For most Americans, drinking is no big deal. Some see it as a right of passage, others as a natural everyday pastime. A few years ago an experiment made us do a double take.
25-year old Louise Delage was everything any young woman could hope to be. She had great friends, impeccable style, and an enviable jet-setting lifestyle – all of which she documented on her Instagram. In just a few months she had amassed over 65,000 followers.
This was more than just another social influencer finding success. There was a dark theme beneath the perfect facade which the social platform hid so well.
As it turns out, the profile of Louise Delage was a fake. Set up by an ad agency in Paris to highlight the prevalence of alcohol use in young people. You see, in almost every single photo that was shared, she was holding a drink. Or there was one casually placed in the background just so.
What was most troubling about this experiment was not that she was drinking but even as her audience grew no one seemed to notice the pattern. It became a photo diary demonstrating how easy it is to miss the signs of alcohol misuse.
As drinking levels in the US are reaching public health crisis territory, researchers have found that women are particularly impacted.
Women, Stress, and the “Wine Moms” Movement
Alcohol has long been used as a way to unwind and relax. A crutch that allows us to deal with the hardships, stress, and monotony of life – especially for moms. Memes that read “Mommy drinks because you cry” or the wine glasses with the words “Mommy Fuel” emblazoned across them have become commonplace.
“Those “I need wine to parent” memes might be funny, but they are offensive to people who have struggled or are currently struggling with sobriety.”
And she’s right. It’s not funny for people in sobriety. But also, it’s not funny at all.
What it really comes down to is we’re not dealing with the core issues. Women are feeling stressed, overwhelmed, alone. The easiest thing to do for many of these women to cope is to pop a cork and pour a glass of merlot. It’s all backward. A recent article in the New York Times titled Being a Sober Parent in a Wine Mom Culture, notes that “Parents who don’t drink are not offered such a simple solution to stress.”As drinking levels in the US are reaching public health crisis territory, researchers have found that women are particularly impacted. Click To Tweet
As women, we’re constantly getting the message that drinking is the answer to all of our problems. Bad day? Pour a glass of wine (or three, or five). Girls night? Let’s do shots. Going through a breakup? Drown your sorrows in a fifth of gin.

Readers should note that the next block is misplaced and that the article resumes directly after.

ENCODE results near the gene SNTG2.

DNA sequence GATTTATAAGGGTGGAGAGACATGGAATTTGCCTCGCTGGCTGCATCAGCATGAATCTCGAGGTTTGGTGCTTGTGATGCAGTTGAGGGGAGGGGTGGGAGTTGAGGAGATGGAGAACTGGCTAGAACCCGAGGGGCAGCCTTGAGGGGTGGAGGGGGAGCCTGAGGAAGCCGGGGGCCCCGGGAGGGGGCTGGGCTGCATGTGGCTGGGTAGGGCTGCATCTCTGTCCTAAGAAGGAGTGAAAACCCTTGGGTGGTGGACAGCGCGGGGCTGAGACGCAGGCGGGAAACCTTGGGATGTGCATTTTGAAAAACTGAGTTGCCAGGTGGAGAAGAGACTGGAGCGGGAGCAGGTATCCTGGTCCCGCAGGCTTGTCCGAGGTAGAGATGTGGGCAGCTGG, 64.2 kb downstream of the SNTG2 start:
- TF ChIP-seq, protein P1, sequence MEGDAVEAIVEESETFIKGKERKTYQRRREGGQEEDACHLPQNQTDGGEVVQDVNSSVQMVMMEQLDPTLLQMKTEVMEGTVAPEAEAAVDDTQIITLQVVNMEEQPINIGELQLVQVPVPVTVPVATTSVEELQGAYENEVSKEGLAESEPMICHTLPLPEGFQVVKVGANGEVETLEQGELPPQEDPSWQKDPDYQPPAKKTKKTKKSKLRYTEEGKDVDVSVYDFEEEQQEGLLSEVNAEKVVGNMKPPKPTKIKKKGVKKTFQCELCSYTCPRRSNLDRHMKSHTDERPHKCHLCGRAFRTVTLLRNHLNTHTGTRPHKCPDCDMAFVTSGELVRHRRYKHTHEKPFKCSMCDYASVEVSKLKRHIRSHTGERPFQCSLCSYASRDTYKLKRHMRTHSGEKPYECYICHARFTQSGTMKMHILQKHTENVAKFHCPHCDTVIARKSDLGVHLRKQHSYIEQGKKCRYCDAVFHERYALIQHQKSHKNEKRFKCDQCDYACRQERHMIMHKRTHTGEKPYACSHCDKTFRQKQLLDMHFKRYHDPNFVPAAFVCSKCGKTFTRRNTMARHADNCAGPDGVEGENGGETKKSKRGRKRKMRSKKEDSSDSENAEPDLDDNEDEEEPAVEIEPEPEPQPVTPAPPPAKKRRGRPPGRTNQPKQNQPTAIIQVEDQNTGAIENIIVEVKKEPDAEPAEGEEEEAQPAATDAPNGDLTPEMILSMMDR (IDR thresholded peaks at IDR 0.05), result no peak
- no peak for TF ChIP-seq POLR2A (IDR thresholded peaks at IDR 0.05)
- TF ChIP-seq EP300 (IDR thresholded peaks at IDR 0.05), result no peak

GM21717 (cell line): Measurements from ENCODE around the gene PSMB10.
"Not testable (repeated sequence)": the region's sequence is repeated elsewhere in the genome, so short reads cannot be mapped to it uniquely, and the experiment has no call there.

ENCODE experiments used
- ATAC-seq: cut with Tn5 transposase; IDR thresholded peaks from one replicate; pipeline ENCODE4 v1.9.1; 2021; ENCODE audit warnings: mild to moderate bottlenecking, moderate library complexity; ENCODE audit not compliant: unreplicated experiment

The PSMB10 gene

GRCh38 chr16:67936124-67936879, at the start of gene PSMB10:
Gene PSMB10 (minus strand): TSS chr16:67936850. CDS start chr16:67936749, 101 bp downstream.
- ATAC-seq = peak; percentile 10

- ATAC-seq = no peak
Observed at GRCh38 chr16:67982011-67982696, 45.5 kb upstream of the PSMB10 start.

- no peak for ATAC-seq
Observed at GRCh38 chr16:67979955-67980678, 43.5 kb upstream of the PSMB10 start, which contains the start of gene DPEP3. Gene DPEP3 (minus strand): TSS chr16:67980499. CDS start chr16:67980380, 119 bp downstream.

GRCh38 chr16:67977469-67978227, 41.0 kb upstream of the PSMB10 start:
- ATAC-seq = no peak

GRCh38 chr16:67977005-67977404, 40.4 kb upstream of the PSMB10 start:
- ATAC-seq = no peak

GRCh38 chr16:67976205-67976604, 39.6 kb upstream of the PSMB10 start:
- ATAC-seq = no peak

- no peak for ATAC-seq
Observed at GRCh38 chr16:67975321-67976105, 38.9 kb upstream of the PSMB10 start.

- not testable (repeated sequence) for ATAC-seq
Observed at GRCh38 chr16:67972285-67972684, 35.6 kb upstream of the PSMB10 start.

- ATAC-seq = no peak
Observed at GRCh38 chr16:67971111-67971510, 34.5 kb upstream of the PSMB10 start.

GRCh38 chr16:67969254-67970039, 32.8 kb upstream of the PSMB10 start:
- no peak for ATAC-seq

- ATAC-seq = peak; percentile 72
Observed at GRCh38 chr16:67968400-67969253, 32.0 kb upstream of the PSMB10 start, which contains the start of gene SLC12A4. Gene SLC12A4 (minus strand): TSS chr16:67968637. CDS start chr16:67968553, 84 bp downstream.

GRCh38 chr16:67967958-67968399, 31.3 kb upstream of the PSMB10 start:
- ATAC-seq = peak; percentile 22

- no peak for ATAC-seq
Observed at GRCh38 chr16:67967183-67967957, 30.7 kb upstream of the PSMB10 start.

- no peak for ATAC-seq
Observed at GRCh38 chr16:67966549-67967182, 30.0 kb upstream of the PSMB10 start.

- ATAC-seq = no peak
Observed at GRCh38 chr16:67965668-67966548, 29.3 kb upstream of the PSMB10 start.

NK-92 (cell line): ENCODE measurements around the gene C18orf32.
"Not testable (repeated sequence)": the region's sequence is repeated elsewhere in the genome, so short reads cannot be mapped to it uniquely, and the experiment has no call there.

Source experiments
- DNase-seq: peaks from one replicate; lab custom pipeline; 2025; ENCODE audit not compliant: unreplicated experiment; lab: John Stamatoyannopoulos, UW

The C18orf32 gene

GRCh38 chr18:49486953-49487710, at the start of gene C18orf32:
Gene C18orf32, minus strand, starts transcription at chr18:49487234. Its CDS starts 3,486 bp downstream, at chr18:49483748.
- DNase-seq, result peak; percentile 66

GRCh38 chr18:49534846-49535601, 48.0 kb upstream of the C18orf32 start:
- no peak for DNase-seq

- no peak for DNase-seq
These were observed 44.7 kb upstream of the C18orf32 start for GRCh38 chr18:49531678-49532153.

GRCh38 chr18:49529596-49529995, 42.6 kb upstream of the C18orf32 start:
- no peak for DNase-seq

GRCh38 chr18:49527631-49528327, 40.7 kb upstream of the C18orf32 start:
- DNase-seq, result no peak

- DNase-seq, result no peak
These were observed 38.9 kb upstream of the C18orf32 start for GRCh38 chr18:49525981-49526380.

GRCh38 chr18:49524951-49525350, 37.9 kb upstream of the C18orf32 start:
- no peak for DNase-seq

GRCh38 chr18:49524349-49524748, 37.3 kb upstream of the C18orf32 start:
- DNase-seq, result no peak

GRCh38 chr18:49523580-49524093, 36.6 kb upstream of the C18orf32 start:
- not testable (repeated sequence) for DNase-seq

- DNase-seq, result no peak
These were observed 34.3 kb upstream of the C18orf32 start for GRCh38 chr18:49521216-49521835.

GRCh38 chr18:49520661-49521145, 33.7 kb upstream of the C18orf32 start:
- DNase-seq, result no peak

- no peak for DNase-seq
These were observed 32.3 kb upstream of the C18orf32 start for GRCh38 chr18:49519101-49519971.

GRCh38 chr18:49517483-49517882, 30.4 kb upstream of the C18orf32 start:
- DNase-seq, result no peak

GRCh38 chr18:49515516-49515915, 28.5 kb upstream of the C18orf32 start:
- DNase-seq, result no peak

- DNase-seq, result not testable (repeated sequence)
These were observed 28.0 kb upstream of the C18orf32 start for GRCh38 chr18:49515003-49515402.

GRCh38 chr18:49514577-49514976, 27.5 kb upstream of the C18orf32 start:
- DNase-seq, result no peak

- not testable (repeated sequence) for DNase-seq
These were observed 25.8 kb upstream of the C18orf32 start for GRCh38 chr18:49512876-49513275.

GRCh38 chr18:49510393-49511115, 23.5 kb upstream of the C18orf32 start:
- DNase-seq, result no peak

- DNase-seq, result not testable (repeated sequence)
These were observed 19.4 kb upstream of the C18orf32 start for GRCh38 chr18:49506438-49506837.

Drinking at the Barre?
You can’t swing a yoga mat without knocking someone’s wine over. From bars to book clubs and now yoga studios, no social space is safe. Laura Silverman, the founder of The Sobriety Collective, voiced her concerns recently in a two-part blog post about how alcohol is sneaking its way into our wellness routines.
A narrative that is, unfortunately, familiar to women everywhere.
Is social media to blame? Was it this bad five years ago? We could probably have an entire episode about the impact that social media has had on our drinking and drug use as a country. It’s a loaded topic. But let’s just skim over the essentials.
A recent article in Time Magazine noted that Americans, specifically women and older adults, are drinking more alcohol. The article cited a study by the National Institute on Alcohol Abuse and Alcoholism which compared two groups of people; one between 2001-2002 and one from 2012-2013. For women, high-risk drinking increased to 60% and alcohol use disorder increased to almost 84%. Men increased by 15% and 35% respectively.
Why is this happening? Individual, environmental and societal factors come into play but it could point to added stress as a result of income and educational disparities. Not to mention, cultural norms have changed over the years.
Using Male Signifiers to Empower Women
Looking again to the media, we see a lot of women in power – or vying for power – embracing risky drinking behaviors. Popular shows like Scandal, How to Get Away With Murder, and The Good Wife grasp and exploit the trope. Alcohol isn’t just a part of the scene, it’s a part of the main character’s persona. A pillar of the character’s life. One can’t think about Olivia Pope without picturing an overflowing bowl of popcorn and a filled-to-the-brim glass of red wine.
We are starting to see incremental shifts toward more positive messaging for women and mothers specifically. Movements like Tell Better Stories 2018, are working to do just that – tell better stories – and challenge the media to produce more thoughtful messaging around alcohol.
Just last week we saw three mothers on NBC’s Megyn Kelly Today talk about their struggles with alcohol.
What else can we do?
We can look to these women and follow their example. Share our stories, call out the media when we see something isn’t right, and reach out to other women and mothers when we see them struggling. Like Sarah said, we are disconnected. So, let’s do our best to reconnect.
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